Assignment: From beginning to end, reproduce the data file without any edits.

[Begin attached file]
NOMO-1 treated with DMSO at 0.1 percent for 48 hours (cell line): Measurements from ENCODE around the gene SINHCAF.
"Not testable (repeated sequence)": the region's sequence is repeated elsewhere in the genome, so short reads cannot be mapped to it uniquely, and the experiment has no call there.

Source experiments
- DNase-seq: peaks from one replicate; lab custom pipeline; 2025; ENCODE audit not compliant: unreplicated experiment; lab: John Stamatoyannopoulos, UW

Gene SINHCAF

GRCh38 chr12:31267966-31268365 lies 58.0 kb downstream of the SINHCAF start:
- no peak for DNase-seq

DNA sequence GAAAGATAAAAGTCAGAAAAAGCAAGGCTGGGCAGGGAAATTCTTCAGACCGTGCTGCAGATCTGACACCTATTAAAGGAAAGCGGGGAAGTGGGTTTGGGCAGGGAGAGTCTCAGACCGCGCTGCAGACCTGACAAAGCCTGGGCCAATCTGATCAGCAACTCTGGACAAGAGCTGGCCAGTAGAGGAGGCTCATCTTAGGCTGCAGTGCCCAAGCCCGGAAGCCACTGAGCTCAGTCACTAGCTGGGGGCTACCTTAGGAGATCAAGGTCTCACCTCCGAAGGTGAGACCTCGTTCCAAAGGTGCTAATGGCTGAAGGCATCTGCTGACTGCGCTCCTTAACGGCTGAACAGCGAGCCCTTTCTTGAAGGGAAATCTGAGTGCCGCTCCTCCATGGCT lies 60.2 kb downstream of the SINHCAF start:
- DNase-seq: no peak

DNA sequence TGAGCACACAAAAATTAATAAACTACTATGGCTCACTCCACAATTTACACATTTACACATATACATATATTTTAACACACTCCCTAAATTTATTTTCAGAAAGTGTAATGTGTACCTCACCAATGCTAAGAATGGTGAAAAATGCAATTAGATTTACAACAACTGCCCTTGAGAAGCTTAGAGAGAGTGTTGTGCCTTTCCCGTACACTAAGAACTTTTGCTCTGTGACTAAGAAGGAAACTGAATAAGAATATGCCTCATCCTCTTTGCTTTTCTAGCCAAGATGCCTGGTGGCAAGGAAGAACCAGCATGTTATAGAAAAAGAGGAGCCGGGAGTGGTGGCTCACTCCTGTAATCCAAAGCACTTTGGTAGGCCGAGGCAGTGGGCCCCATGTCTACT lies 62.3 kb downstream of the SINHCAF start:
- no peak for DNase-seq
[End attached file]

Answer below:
NOMO-1 treated with DMSO at 0.1 percent for 48 hours (cell line): Measurements from ENCODE around the gene SINHCAF.
"Not testable (repeated sequence)": the region's sequence is repeated elsewhere in the genome, so short reads cannot be mapped to it uniquely, and the experiment has no call there.

Source experiments
- DNase-seq: peaks from one replicate; lab custom pipeline; 2025; ENCODE audit not compliant: unreplicated experiment; lab: John Stamatoyannopoulos, UW

Gene SINHCAF

GRCh38 chr12:31267966-31268365 lies 58.0 kb downstream of the SINHCAF start:
- no peak for DNase-seq

DNA sequence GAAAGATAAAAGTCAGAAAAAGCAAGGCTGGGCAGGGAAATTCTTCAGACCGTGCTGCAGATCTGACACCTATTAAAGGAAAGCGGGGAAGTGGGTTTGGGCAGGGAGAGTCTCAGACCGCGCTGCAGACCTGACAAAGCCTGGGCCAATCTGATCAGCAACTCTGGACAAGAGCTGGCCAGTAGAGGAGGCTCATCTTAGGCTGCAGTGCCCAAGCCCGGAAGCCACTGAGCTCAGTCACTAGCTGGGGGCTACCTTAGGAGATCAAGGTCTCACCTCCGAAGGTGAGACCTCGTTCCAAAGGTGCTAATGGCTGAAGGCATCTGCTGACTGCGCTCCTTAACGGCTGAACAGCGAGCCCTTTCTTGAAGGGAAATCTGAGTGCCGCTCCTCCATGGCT lies 60.2 kb downstream of the SINHCAF start:
- DNase-seq: no peak

DNA sequence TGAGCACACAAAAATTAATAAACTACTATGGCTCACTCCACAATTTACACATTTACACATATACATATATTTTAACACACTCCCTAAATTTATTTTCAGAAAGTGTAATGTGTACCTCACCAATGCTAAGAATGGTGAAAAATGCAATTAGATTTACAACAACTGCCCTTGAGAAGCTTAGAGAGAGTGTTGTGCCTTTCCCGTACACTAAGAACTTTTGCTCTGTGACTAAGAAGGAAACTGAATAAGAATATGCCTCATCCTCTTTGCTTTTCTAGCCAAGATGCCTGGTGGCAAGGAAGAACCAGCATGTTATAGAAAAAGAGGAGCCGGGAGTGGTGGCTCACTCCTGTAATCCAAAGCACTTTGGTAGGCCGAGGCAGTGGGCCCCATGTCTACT lies 62.3 kb downstream of the SINHCAF start:
- no peak for DNase-seq